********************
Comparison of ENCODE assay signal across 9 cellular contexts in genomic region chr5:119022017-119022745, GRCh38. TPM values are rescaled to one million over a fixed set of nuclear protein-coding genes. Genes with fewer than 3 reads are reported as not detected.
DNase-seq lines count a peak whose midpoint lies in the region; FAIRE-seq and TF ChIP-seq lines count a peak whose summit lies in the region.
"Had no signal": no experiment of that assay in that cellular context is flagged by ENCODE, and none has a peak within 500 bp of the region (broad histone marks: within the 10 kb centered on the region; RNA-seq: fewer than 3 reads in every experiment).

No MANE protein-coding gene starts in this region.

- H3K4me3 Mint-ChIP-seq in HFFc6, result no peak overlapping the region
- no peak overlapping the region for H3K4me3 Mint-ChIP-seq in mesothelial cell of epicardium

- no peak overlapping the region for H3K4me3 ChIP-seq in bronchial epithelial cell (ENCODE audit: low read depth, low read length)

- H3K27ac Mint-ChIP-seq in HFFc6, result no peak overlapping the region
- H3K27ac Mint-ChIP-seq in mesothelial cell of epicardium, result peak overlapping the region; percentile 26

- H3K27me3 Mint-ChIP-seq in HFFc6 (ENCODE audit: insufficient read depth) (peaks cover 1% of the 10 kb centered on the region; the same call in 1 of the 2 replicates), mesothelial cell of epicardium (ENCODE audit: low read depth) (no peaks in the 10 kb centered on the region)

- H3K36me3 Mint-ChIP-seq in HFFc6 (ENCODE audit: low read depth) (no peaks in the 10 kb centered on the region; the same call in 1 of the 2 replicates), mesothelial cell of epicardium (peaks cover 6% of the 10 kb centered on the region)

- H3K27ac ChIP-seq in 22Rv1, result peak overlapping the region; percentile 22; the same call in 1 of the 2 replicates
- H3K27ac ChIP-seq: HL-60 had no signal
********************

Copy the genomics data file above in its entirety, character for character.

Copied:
Comparison of ENCODE assay signal across 9 cellular contexts in genomic region chr5:119022017-119022745, GRCh38. TPM values are rescaled to one million over a fixed set of nuclear protein-coding genes. Genes with fewer than 3 reads are reported as not detected.
DNase-seq lines count a peak whose midpoint lies in the region; FAIRE-seq and TF ChIP-seq lines count a peak whose summit lies in the region.
"Had no signal": no experiment of that assay in that cellular context is flagged by ENCODE, and none has a peak within 500 bp of the region (broad histone marks: within the 10 kb centered on the region; RNA-seq: fewer than 3 reads in every experiment).

No MANE protein-coding gene starts in this region.

- H3K4me3 Mint-ChIP-seq in HFFc6, result no peak overlapping the region
- no peak overlapping the region for H3K4me3 Mint-ChIP-seq in mesothelial cell of epicardium

- no peak overlapping the region for H3K4me3 ChIP-seq in bronchial epithelial cell (ENCODE audit: low read depth, low read length)

- H3K27ac Mint-ChIP-seq in HFFc6, result no peak overlapping the region
- H3K27ac Mint-ChIP-seq in mesothelial cell of epicardium, result peak overlapping the region; percentile 26

- H3K27me3 Mint-ChIP-seq in HFFc6 (ENCODE audit: insufficient read depth) (peaks cover 1% of the 10 kb centered on the region; the same call in 1 of the 2 replicates), mesothelial cell of epicardium (ENCODE audit: low read depth) (no peaks in the 10 kb centered on the region)

- H3K36me3 Mint-ChIP-seq in HFFc6 (ENCODE audit: low read depth) (no peaks in the 10 kb centered on the region; the same call in 1 of the 2 replicates), mesothelial cell of epicardium (peaks cover 6% of the 10 kb centered on the region)

- H3K27ac ChIP-seq in 22Rv1, result peak overlapping the region; percentile 22; the same call in 1 of the 2 replicates
- H3K27ac ChIP-seq: HL-60 had no signal